Chapter 1 - Chapter 1 Due 6:26pm on Monday*EXT To...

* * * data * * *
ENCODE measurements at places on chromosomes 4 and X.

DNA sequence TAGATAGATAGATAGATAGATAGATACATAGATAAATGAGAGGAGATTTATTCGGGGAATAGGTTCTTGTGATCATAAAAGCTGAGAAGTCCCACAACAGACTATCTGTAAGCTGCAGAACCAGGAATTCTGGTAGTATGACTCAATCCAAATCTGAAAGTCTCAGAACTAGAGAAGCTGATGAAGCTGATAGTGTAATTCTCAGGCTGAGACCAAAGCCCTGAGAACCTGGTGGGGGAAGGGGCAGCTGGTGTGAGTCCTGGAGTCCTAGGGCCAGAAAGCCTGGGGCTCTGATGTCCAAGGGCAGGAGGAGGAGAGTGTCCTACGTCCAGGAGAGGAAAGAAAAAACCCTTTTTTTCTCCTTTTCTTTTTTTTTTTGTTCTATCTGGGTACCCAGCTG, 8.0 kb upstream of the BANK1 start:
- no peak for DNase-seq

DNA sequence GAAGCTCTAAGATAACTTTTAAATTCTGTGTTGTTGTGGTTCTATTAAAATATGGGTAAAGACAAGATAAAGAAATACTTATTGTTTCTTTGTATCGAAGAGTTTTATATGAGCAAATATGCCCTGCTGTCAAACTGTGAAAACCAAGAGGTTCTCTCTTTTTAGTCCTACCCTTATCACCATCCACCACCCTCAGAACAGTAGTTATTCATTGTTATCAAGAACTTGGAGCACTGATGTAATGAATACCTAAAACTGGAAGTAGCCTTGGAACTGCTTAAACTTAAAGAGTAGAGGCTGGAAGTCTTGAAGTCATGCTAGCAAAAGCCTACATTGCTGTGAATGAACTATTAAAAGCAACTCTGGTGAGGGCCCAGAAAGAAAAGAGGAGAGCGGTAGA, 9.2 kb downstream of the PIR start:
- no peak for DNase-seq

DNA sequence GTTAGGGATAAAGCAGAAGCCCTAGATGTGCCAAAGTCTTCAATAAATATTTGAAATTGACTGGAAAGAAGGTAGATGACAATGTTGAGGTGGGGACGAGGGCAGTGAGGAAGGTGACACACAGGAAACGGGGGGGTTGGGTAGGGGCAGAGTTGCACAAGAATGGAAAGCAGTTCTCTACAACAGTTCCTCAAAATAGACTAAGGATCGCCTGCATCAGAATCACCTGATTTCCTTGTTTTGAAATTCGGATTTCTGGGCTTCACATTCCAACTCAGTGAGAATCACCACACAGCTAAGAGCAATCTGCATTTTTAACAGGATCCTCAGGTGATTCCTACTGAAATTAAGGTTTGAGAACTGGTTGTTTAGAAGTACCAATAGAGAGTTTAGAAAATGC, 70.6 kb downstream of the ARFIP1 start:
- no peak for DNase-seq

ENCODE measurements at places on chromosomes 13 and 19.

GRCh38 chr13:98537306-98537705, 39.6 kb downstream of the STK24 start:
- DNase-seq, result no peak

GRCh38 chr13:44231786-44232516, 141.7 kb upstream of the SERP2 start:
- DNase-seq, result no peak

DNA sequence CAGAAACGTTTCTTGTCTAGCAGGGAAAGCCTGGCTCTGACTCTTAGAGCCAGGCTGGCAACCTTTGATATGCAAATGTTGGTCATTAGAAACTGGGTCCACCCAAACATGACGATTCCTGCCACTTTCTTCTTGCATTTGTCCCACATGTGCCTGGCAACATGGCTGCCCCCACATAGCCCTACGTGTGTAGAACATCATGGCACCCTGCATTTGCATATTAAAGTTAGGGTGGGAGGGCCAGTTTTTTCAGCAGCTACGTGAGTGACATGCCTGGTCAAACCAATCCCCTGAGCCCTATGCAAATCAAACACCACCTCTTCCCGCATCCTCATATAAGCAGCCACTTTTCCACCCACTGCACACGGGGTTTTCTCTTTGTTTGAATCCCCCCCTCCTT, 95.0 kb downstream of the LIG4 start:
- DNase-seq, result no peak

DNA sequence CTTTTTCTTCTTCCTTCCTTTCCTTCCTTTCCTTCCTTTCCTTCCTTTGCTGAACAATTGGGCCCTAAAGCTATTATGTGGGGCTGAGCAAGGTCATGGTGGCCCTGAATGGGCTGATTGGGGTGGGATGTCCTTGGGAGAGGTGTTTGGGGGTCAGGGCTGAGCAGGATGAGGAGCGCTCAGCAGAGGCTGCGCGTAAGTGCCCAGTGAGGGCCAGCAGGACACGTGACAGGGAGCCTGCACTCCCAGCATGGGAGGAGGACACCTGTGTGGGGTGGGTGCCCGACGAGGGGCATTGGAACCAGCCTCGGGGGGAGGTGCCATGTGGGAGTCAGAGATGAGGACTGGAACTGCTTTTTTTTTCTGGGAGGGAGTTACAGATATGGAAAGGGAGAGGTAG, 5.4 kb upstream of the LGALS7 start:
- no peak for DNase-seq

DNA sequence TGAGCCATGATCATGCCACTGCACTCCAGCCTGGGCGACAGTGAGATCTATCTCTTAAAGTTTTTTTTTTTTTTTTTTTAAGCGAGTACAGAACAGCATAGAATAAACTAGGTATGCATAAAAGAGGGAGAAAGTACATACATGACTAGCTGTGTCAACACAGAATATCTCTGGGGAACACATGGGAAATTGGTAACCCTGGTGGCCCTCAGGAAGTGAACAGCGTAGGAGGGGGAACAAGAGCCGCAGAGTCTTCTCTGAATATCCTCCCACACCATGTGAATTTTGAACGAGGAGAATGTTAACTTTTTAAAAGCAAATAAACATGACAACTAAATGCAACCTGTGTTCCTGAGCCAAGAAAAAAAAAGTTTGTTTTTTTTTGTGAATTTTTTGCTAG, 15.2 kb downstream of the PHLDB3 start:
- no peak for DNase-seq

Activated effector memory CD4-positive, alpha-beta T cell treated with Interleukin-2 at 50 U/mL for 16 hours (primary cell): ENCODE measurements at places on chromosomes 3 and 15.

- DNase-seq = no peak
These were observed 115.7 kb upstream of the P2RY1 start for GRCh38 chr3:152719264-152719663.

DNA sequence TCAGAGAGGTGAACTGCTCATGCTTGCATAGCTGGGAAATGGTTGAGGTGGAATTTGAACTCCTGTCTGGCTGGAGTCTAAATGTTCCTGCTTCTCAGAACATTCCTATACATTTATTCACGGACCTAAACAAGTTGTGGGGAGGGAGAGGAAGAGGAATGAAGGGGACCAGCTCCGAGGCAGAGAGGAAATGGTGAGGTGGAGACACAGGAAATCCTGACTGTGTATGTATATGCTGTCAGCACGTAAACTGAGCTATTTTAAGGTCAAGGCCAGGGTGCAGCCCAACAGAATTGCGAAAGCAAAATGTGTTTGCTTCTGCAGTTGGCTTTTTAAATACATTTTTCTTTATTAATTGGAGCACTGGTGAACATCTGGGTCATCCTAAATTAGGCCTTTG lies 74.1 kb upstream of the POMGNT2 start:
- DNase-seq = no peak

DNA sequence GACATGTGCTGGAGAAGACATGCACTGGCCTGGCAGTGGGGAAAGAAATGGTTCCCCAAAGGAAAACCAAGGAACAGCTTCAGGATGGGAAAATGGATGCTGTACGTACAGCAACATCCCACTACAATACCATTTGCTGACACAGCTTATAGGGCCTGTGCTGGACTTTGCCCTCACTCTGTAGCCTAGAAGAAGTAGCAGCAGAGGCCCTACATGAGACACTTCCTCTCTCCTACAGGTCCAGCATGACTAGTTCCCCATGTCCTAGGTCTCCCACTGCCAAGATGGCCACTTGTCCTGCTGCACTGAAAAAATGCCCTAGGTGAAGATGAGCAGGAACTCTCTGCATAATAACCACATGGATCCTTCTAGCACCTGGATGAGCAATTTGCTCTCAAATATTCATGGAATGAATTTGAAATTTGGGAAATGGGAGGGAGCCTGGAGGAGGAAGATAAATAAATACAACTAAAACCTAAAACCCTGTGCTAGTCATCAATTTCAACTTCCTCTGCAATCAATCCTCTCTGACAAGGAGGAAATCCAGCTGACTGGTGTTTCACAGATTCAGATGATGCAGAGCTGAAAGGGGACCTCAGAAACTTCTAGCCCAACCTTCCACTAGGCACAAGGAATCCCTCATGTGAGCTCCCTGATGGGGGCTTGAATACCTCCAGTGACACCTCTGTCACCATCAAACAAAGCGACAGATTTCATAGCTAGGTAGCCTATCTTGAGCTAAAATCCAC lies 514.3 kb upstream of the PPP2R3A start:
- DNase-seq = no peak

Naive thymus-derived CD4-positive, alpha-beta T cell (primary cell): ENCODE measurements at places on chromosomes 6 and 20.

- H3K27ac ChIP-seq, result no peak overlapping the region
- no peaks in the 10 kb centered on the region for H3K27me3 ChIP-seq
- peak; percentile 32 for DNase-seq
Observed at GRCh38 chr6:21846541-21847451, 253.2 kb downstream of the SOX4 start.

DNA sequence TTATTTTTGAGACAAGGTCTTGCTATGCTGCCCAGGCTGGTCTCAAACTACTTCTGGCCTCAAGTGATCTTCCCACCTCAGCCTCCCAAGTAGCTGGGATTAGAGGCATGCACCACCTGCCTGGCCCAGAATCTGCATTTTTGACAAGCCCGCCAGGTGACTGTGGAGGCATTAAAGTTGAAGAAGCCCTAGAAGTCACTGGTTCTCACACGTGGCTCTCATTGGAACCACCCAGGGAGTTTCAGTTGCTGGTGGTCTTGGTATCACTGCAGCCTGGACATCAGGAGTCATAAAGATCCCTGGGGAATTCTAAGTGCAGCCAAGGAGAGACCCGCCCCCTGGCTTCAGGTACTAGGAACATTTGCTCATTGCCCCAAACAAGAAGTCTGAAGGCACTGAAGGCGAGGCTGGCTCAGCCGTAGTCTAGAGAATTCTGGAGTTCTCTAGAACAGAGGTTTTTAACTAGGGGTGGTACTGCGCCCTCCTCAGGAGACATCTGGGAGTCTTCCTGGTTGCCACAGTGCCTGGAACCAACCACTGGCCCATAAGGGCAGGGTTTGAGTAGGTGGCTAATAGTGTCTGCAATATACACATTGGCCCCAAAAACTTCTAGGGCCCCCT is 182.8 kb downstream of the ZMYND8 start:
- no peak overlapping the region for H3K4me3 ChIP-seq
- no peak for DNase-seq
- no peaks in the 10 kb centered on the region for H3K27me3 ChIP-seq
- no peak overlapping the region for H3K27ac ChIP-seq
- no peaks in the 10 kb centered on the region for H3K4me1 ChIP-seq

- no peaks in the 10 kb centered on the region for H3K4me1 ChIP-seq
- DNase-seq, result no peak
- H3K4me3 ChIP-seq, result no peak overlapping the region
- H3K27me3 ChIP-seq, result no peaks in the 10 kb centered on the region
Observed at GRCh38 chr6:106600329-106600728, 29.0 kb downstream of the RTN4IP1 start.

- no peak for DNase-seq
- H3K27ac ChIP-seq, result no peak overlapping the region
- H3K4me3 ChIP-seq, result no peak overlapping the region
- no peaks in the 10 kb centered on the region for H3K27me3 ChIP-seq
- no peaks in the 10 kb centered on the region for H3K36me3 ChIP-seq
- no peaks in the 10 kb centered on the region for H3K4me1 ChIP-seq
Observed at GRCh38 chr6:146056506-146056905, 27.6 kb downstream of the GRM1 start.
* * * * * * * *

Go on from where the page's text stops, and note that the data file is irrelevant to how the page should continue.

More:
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Unformatted text preview: Chapter 1 Due: 6:26pm on Monday, January 12, 2015 *EXT* To understand how points are awarded, read the Grading Policy for this assignment. Chapter 1 Question 31 Part A The four principal ocean basins (plus an additional ocean) on Earth are the: ANSWER: Antarctic, Arctic, Indian, Pacific, and Southern Oceans. Atlantic, Pacific, Indian, Southern, and Arctic Oceans. Atlantic, Arctic, Mediterranean, Southern, and Pacific Oceans. Atlantic, Antarctic, Southern, Mediterranean, and Pacific Oceans. Antarctic, Caspian, Southern, Indian, and Pacific Oceans. Chapter 1 Question 34 Part A The average depth of the world's oceans is approximately: ANSWER: 3,682 meters (12,080 feet). 840 meters (2,756 feet). 11,022 meters (36,161 feet). 2,172 meters (7,126 feet). none of the above. Chapter 1 Question 58 Part A Examine the five words and/or phrases and determine the relationship among the majority of words/phrases. Please identify the word and/or phrase that does NOT fit the pattern. Enter only the letter of the answer (caps, no period, and not the full entry) in the field below. A. Adriatic B. Black C. Caspian D. Indian E. Mediterranean ANSWER: Give It Some Thought: Air Temperature and Humidity The amount of water vapor in the air is incredibly important to atmospheric processes. Relative humidity, dew point, and saturation are all measures of the water vapor content of the air. Saturation is the maximum amount of water vapor that air at a given temperature can hold;; hotter air can hold more water vapor. Relative humidity is the percent of water vapor in the air compared to the amount of water vapor that the air could hold at saturation. The dew point is the temperature, for a given content of water vapor in the air, at which the air is saturated with water vapor. Changing the temperature or the water vapor content of the air can each affect these properties. For example, when temperatures rise, the evaporation rate also increases and affects the above measures. Part A -­ Humidity and water vapor content Refer to the accompanying table showing temperature and dew-­point temperature data for Phoenix, AZ;; Bismarck, ND;; and Tampa, FL. Use this information to determine which location each of the following statements applies to. City Dew Temperature Point Temp Phoenix, AR 96 F 45 F Tampa, FL 101 F 77 F Bismarck, 39 F ND 38 F Drag the appropriate items into their respective bins. You did not open hints for this part. ANSWER: Now, you will investigate when the best time to water a lawn would be, based on the temperature and the relative humidity. Part B -­ Water evaporation in summer The graph below details air temperature and relative humidity changes on a typical summer day in the Midwest. What would be the best time of day to water a lawn to minimize the evaporation of water from the surface of the grass, assuming the dew-­point temperature remained constant? You did not open hints for this part. ANSWER: 9 AM 3 PM 6 AM 9 PM Give It Some Thought: Craters and Moons Objects traveling through space have been impacting the planets in our solar system for millennia. These collisions invariably leave some evidence behind, from microscopic cavities to large impact craters, such as those left by asteroids and comets. Impact craters are formed when a massive object traveling at a high speed impacts the surface of another object. Heat and compression waves from the energy of the impacting object distort the material on the surface of the impacted object, and the rebounded energy ejects material outward. This ejected material, known as ejecta, lands in or around the crater, often forming a rim around the crater. Craters formed by the impact of an object several kilometers in diameter can often form a peak in the center of the crater. Additionally, the material projected out of the original crater can often form smaller, secondary craters. Impact craters are one of the most obvious, and plentiful, geographical features on the Moon. Due to the absence of weathering and erosion (a result of its low atmosphere and lack of running water), impact craters on the Moon’s surface remain virtually unchanged. This relative permanence affords the ability to study the features of these impact craters. In addition, younger craters often exhibit “rays” of lightly colored ejected material radiating out from the crater. Because newer craters would cover evidence of older craters, it is possible to determine the order of crater formation by looking at which craters are on "top". Moons orbiting outside of, inside of, or between the planetary rings (like those around Saturn) may act as shepherd moons. The gravity of these shepherd moons helps to define the edges of the planetary rings by preventing debris from leaving the rings. Part A -­ The formation of an impact crater The accompanying cross-­sectional diagrams illustrate several of the main stages in the formation of an impact crater. Label the missing item in each cross-­section. Drag the appropriate labels to their respective targets. You did not open hints for this part. ANSWER: Now, you will examine the phenomenon of impact craters more closely. Part B -­ Determining the age of impact craters Review the accompanying image. You will note that there are four primary craters, A, B, C, and D. Two secondary craters (both labeled “a”) and three rays were created from the impact that formed crater A. There is also one secondary crater (labeled “d”) associated with crater D. Using this information and your knowledge of the formation of craters, rank the four craters from oldest to youngest. Rank from oldest to youngest. You did not open hints for this part. ANSWER: Next, let’s explore how moons and planetary rings interact with each other. Part C -­ Shepherd moons and planetary rings Review the accompanying diagram showing the shepherd moons Ophelia and Cordelia in orbit around the planet Uranus. Imagine that a large asteroid collides with Ophelia and knocks it out of the Uranian system. What would be the impact on the Epsilon ring? Select all that apply. You did not open hints for this part. ANSWER: The Epsilon ring would stay the same. The Epsilon ring would get wider. The Epsilon ring would expand toward Cordelia's orbit. The Epsilon ring would expand toward the space once occupied by Ophelia's orbit. Give It Some Thought: Gravitational Force, Earth’s Rotation, and the Zodiac Constellations Although others before him had postulated the existence of a force that keeps planetary bodies in their elliptical orbit instead of traveling out into space, Sir Isaac Newton (1642-­1727) was the first to devise and test a law of universal gravitation. This law states that the gravitational force (attraction) between two objects is directly proportional to their masses and inversely proportional to the distance between them. In other words, 1. As the distance between two objects increases, the gravitational force between them decreases. 2. Objects with greater mass exert greater gravitational force. Earth has two main forms of movement: rotation and revolution. Rotation refers to the spinning or turning of Earth on its axis, whereas revolution refers to the movement of Earth along a path around a particular point in space. As a result of Earth’s rotation, we experience night and day. The most commonly known method of measuring the rotation of Earth is called the mean solar day. A solar day is measured by the amount of time from one noon to the next, when the Sun is at its highest point in the sky (an average of 24 hours). The sidereal day refers to the time it takes for Earth to make a complete rotation in relation to a star other than the Sun (23 hours and 56 minutes). The solar day is longer because as Earth revolves around the Sun, its position with respect to the Sun changes, so it must rotate an additional ~4 minutes to return the Sun to its noon position. Review the figure below, and follow points X and Y as Earth rotates. Ancient studies of astrology, specifically the movements of the planets and stars, provided celestial observations that were useful for astronomical studies. The zodiac sign for a given date is the sign upon which the Sun is projected;; it is not the sign that is visible in the night sky (which is on the opposite side of Earth). As Earth revolves around the Sun, the constellation onto which the Sun projects changes. The constellation into which the Sun projects can be determined at any given time by drawing a line from Earth through the Sun into the constellations. The Sun spends approximately one month in each constellation sign. Part A -­ The strength of the gravitational force The accompanying diagram shows three asteroids: A, B, and C. Each asteroid is interacting gravitationally with the asteroid to its left. Using what you know about Newton’s law of gravitational force, complete the following sentences about the strength of the gravitational force experienced by each asteroid (A, B, and C). Assume that all of the asteroids are made up of the same materials. Match the words in the left column to the appropriate blanks in the sentences on the right. Make certain each sentence is complete before submitting your answer. Note that some terms will remain unused. You did not open hints for this part. ANSWER: Now, let’s explore the relationship between the rotation of Earth and the length of a solar day. Part B -­ The solar day Using what you’ve learned about the solar day, what would happen if you could reverse the direction of Earth’s rotation? Select all that apply. You did not open hints for this part. ANSWER: The solar day would be longer. The solar day would be shorter. The solar day would no longer exist. The solar day would stay the same. Next, you will explore the constellations of the zodiac. Part C -­ The constellations of the zodiac Refer to the accompanying image to complete the following sentences. Match the words in the left column to the appropriate blanks in the sentences on the right. Make certain each sentence is complete before submitting your answer. Note that some terms will remain unused. You did not open hints for this part. ANSWER: Chapter 1 Question 17 Part A Vikings led by Thor Heyerdahl established temporary colonies in North America. ANSWER: True False Chapter 1 Question 38 Part A The first person we are aware of who determined the circumference of the Earth using trigonometry and the angle of sunlight at Alexandria, Egypt, was: ANSWER: Pytheas. Eratosthenes. Ptolemy. Seneca. Herodotus. Chapter 1 Question 41 Part A The European "Age of Discovery" ended with: ANSWER: Phoenician exploration of the Mediterranean. Polynesian colonization of Pacific Islands. Viking voyages to North America. Ferdinand Magellan's circumnavigation of the globe. Christopher Columbus's discovery of the "New World." Chapter 1 Understanding the Concepts 1 Part A Of the following events, which occurred during the Age of Discovery in Europe? You did not open hints for this part. ANSWER: Christopher Columbus made several trips across the Atlantic and discovered a "new world." The Vikings actively explored the North Atlantic Ocean and set up colonies in Iceland, Greenland, and North America (Vinland). John Harrison solved the "longitude problem" by inventing an accurate timepiece (watch). Ferdinand Magellan's crew completed the first circumnavigation of the globe. Captain James Cook explored the Pacific, tried to reach the "Southern Land," and searched for the fabled "northwest passage." Thor Heyerdahl sailed the balsa raft Kon Tiki to Polynesia to help establish a link of ancient peoples. Chapter 1 Question 44 Part A A tentative, testable statement about the general nature of a phenomenon is called a/an: ANSWER: law. theory. observation. hypothesis. guess. Chapter 1 Understanding the Concepts 2 Part A In science, which one of the following would be considered an observation? Select only one answer. You did not open hints for this part. ANSWER: Waves are the result of a disturbance (release of energy) somewhere in the ocean. Waves lose little energy as they travel across the ocean. Waves are usually caused by a distant storm. Waves are seen to approach the beach at an angle. None of the above is an observation. Chapter 1 Concept Check: Question 8 Part A How are the materials that make up Earth’s interior stratified (layered) in relation to their densities? You did not open hints for this part. ANSWER: The lowest density materials are concentrated at Earth’s core, while higher density materials are located closer to Earth’s surface. The highest density materials make up the ocean floor and the lowest density materials make up the mountains. The lowest density materials make up the ocean floor and the highest density materials make up the mountains. The materials are homogenous (not stratified) throughout Earth’s interior. The highest density materials are concentrated at Earth’s core, while lower density materials are located closer to Earth’s Surface. Chapter 1 Question 49 Part A Oceanic crust is primarily: ANSWER: clay minerals. siltstone. granite. basalt. carbonate sedimentary rocks. Chapter 1 Understanding the Concepts 6 Part A Of the following statements about the asthenosphere, which is/are true? You did not open hints for this part. ANSWER: The asthenosphere and the crust are essentially the same thing. The asthenosphere is a plastic layer that extends from the base of the lithosphere to a depth of about 700 kilometers (430 miles). The asthenosphere is not considered part of the mantle. The asthenosphere is very hot and contains areas of partially molten rock. The asthenosphere consists of part crust and part mantle. The asthenosphere is composed of liquid molten rock. Chapter 1 Understanding the Concepts 9 Part A Based on the concept of isostatic adjustment, which of the following would result in the uplift of Earth's surface? You did not open hints for this part. ANSWER: lithosphere that was heated by hot asthenosphere lithosphere that was thickened by mountain building lithosphere that was weighed down by glacial ice lithosphere that was made to be less dense lithosphere that gets a large amount of additional mass added on top of it Oceanography Videos: Field Study Segments — Density Stratification 1 and 2 Launch the Oceanography Video – Part 1 When you have finished watching the video, answer the following questions. Part A What common household item is used in this video to demonstrate density stratification? You did not open hints for this part. ANSWER: a balloon a can of soda Silly Putty a candle oil and vinegar salad dressing Part B In the video, which one of the following items separates out of the mixture almost immediately once the shaking stops? You did not open hints for this part. ANSWER: spices vinegar oil air bubbles seawater Part C This question will be shown after you complete previous question(s). Part D This question will be shown after you complete previous question(s). Part E This question will be shown after you complete previous question(s). Chapter 1 Question 24 Part A In general, the salinity content of ocean water has remained constant throughout the majority of Earth's history. ANSWER: True False Chapter 1 Reading Quiz Question 5 Part A Which of the following statements is supported by the nebular hypothesis regarding the formation of our solar system? You did not open hints for this part. ANSWER: The initial atmospheres of Earth and other planets close to the Sun were rich in ammonia and carbon dioxide. The moon is believed to have been a protoplanet that passed close to Earth and was captured by its gravitational field. The Sun became a star when its temperature and density became so great that nuclear fusion began. The Sun and the rest of the solar system were formed about one billion years ago. The solar system was formed by the expansion of a relatively small cloud of gas and space dust. Give It Some Thought: Earth’s Early Atmosphere Earth's earliest atmosphere would have been completely inhospitable to life as we know it. Constant bombardment from ultraviolet radiation would have damaged DNA, and acid rain would have killed many bacteria. To protect itself from these harsh conditions, the bacterial life present at the time stayed in the ocean. However, cyanobacteria began producing oxygen via photosynthesis, resulting in the following major changes in the atmosphere: More oxygen meant fewer harmful ultraviolet radiation rays reaching Earth’s surface. Free oxygen concentrated in the stratosphere to create ozone, which acts as a protective atmospheric layer that absorbs ultraviolet radiation. More oxygen meant less acid rain because there was a lower proportion of the gases responsible for acid rain (carbon dioxide, sulfur dioxide, hydrogen sulfide). Without the harmful acid rain and ultraviolet radiation, life had a better chance of moving onto the continents successfully. Today, we see evidence for the dramatic increase in oxygen in banded iron formations. Oxygen reacted with iron, creating black iron oxide minerals (like hematite and magnetite). These minerals, together with reddish-­colored chert (a very fine-­ grained quartz that contained small amounts of iron), precipitated out of the water, collecting at the sea floor and creating the banded iron formations. Part A -­ Iron-­rich rocks from the Precambrian Take a look at the image showing banded iron-­rich rocks deposited during the Precambrian eon. Identify the statements below describing what these iron-­rich deposits tell us about Earth’s early atmosphere as true, false, or not enough information. Drag the appropriate items to their respective bins. You did not open hints for this part. ANSWER: Now, let’s focus on how life was affected by the introduction of significant amounts oxygen to the atmosphere. Part B This question will be shown after you complete previous question(s). Chapter 1 Question 64 Part A Examine the five words and/or phrases and determine the relationship among the majority of words/phrases. Please identify the word and/or phrase that does NOT fit the pattern. Enter only the letter of the answer (caps, no period, and not the full entry) in the field below. A. oxygen B. water vapor C. carbon dioxide D. methane E. ammonia ANSWER: Give It Some Thought: Biodiversity and Mass Extinction Events through Geologic Time Though life existed before the Cambrian explosion, it was likely not present with the same diversity. After the Cambrian explosion, the oceans were filled with an incredible number of species. Soon, the fish that dominated in the ocean began to move onto land as amphibians. Amphibians were able to move in swampy regions and tidal pools, escaping predators and exploring new habitats. Similarly, plants began to move onto land, experiencing new difficulties in gravity and wind, but ultimately thriving and evolving into large trees. Reptiles appeared and adapted to drier climates. Then, the Great Permian Extinction occurred. The Great Permian Extinction was likely the result of global warming associated with volcanism. The warming would have allowed anaerobic bacteria to thrive, inputting large amounts of hydrogen sulfide into the atmosphere and killing off a huge percentage of species. This extinction paved the way for the dinosaurs, who thrived during the Triassic, Jurassic, and Cretaceous periods, until the KT boundary (Cretaceous–Tertiary boundary), which occurred when a carbonaceous meteorite impacted Earth, blocking out the Sun and causing plants to die and temperatures to drop. As Earth recovered from this impact, mammals were able to take over. In the Tertiary period, mammals, birds, insects, and flowering plants thrived. Some mammals became very large, but then animals like mammoths and mastodons experienced extinction during the late Pleistocene. At the beginning of the Quaternary period, the first humans began to evolve. Part A -­ Events through geologic time that contribute...